Wiggins seems to be coming out of his slump, yet he looks labored. Little is effortless. He’s back to being a bit robotic. It’s not good enough. He went all K Leonard with his hair, but not with his game. What happened to the concept of him being a D stopper? That kind of got brushed aside…

    I like Shaq’s statue.

    Being a ‘disruptor’ is not the same as being a good defender. I think people look at the moments when Dunn disrupts and add them up in their head and total that he’s a good defender. He’s not. I like his energy and disruption, but he fouls too much, is often out of position, gets beat on the dribble, leaves the baseline open, gets beat by bigger wings, and misses basic team defense assignments all the time. This is all probably normal for a first year player, but he still has a lot of work to do on D. He’s a not PG as far as his play, so while these were good numbers for him, they are off-wing or ‘dude guard’ numbers, not stuff he’s doing playing his advertised position, which he has little aptitude for. Tyus has better PG skills, and has proved semi OK on D most of the time, with a good instinct for jumping passing lanes. But his shooting has been really bad, he’s not physical enough to have a way to score if he’s not hitting shots. And he’s so weak and stubby, while not being particularly fast. He hasn’t looked good, either. Thibs plays him at the 2 way too much. I think he should be almost exclusively played as the backup PG. He can at least play PG with competence. Early, Thibs succeeded with a strange ‘3 PG’ (2 PG?) lineup of Rubio, Tuys and Dunn. Then he kept doing it. Later it did NOT work. What would make you think it would?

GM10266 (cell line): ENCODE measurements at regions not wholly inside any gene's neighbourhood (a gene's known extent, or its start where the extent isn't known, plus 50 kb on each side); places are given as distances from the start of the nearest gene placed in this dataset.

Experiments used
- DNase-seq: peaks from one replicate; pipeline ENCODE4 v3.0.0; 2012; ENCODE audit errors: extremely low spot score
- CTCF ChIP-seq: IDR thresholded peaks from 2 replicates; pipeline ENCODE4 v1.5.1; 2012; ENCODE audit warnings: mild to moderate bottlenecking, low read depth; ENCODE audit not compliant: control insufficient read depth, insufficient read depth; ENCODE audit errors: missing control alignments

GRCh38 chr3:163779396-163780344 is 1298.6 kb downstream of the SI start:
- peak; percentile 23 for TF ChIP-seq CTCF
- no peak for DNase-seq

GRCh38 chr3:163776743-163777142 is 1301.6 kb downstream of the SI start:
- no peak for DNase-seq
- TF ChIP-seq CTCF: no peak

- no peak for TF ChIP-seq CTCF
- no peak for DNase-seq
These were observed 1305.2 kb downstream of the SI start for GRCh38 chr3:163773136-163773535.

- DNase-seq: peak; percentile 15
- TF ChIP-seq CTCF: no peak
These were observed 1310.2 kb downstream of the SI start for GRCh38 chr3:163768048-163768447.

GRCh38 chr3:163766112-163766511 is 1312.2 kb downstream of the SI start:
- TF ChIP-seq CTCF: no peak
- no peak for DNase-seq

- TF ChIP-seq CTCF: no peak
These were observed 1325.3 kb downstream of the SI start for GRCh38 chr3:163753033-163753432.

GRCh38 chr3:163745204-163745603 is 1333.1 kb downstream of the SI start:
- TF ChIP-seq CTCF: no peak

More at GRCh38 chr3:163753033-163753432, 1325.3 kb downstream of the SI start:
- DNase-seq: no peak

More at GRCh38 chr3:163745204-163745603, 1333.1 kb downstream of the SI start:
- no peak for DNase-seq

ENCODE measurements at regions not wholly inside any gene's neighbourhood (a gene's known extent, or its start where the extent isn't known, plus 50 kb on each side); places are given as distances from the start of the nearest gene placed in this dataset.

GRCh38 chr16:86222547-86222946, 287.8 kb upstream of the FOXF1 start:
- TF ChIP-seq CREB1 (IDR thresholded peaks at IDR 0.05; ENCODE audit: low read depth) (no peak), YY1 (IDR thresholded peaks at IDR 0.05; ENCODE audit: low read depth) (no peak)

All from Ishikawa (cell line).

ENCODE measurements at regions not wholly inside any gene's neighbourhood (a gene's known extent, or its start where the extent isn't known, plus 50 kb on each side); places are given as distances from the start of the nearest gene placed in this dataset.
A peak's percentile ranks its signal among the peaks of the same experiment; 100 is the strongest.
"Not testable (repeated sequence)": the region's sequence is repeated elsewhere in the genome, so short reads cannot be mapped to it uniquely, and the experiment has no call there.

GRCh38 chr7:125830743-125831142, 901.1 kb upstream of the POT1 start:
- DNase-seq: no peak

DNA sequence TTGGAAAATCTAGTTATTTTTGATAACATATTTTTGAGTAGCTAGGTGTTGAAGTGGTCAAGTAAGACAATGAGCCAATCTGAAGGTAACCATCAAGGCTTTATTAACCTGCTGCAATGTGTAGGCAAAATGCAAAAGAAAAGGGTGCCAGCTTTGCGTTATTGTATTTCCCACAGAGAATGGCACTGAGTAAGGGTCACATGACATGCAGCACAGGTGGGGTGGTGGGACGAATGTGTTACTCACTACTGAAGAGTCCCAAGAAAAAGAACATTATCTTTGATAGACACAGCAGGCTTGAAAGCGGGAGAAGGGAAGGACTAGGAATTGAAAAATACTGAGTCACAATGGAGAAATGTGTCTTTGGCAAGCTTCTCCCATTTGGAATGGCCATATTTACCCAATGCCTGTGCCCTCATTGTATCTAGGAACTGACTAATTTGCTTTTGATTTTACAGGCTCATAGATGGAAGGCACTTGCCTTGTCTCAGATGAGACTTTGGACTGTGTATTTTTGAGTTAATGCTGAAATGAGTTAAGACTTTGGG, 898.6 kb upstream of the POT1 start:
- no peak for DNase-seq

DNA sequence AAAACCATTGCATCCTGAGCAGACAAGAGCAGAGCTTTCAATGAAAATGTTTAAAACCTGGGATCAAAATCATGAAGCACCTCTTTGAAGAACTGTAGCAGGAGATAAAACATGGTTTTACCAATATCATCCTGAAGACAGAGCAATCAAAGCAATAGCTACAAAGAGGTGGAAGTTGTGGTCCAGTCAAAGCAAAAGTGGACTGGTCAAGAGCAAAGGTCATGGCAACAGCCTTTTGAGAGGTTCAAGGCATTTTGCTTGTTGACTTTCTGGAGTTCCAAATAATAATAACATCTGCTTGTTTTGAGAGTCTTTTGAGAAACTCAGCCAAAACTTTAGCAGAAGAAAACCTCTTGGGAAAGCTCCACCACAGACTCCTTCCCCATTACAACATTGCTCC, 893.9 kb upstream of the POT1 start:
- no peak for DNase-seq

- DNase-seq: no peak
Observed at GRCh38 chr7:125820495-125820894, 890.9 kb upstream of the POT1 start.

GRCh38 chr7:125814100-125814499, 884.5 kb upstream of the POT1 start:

I can’t help but think that while much of this skid is inexplicable, a big part of it is fatigue and Thib’s inability to use a solid bench normal minutes. The fatigue has forced us to rest on D, and that resulted in bad losses which sent our young confidence off a cliff. There are many other causes to our problems, most of which I’m unaware of, but that is a factor. And there’s no excuses–Thibs has to form and play a bench better, and find better lineups and rotations which keep minutes of the starters down a bit.

    Shabazz? Hello?

    Price of admission was paid for by that behind the back pass from Rubio. I don’t think people got excited enough about it. It was unreal—it looked like a video game.

    I’m from the future and things DO NOT get better in Portland. Lots of the SAMO.

    • gjk says:

      One quick thing: their defense on 3s was acceptable. They wanted Randle and Brewer (both under 30% for the season) to take 3s. All of Clarkson’s shots were closely guarded.

      • pyrrol says:

        Yeah except we’ve been getting killed from three for almost a month now. I actually agree, the ‘eye test’ in this game looked like we were defending the 3 in a normal way, but we got beat there. The Portland game only confirms the issue. Not enough of a basketball mind to know what exactly we need to do about it, but it keeps happening to us.

      • Patrick Johnston says:

        Clarkson made a bunch of difficult shots. He’s capable of making those, and thus merits more attention, but I didn’t think the 3PFA defense was bad. Also, Clarkson is better than usually advertised.

    • Patrick Johnston says:

      Definitely unpleasant to lose a game like this one, but it really doesn’t matter if you look at it strategically. Hate to say that, but it’s the truth we all need to deal with. Dunn IS showing more chops than he did earlier in the season. Given the team’s inert position at the moment, this is something worthy of discussion. Would he be playing as much if the Wolves were in the playoff hunt? I don’t know. Probably not. But that’s a hypothetical. The Wolves are not in the playoff hunt. And he is playing better recently. The defensive range could imply value where we worried there wasn’t any. So, I’m interested in what Dunn does the rest of the way this season.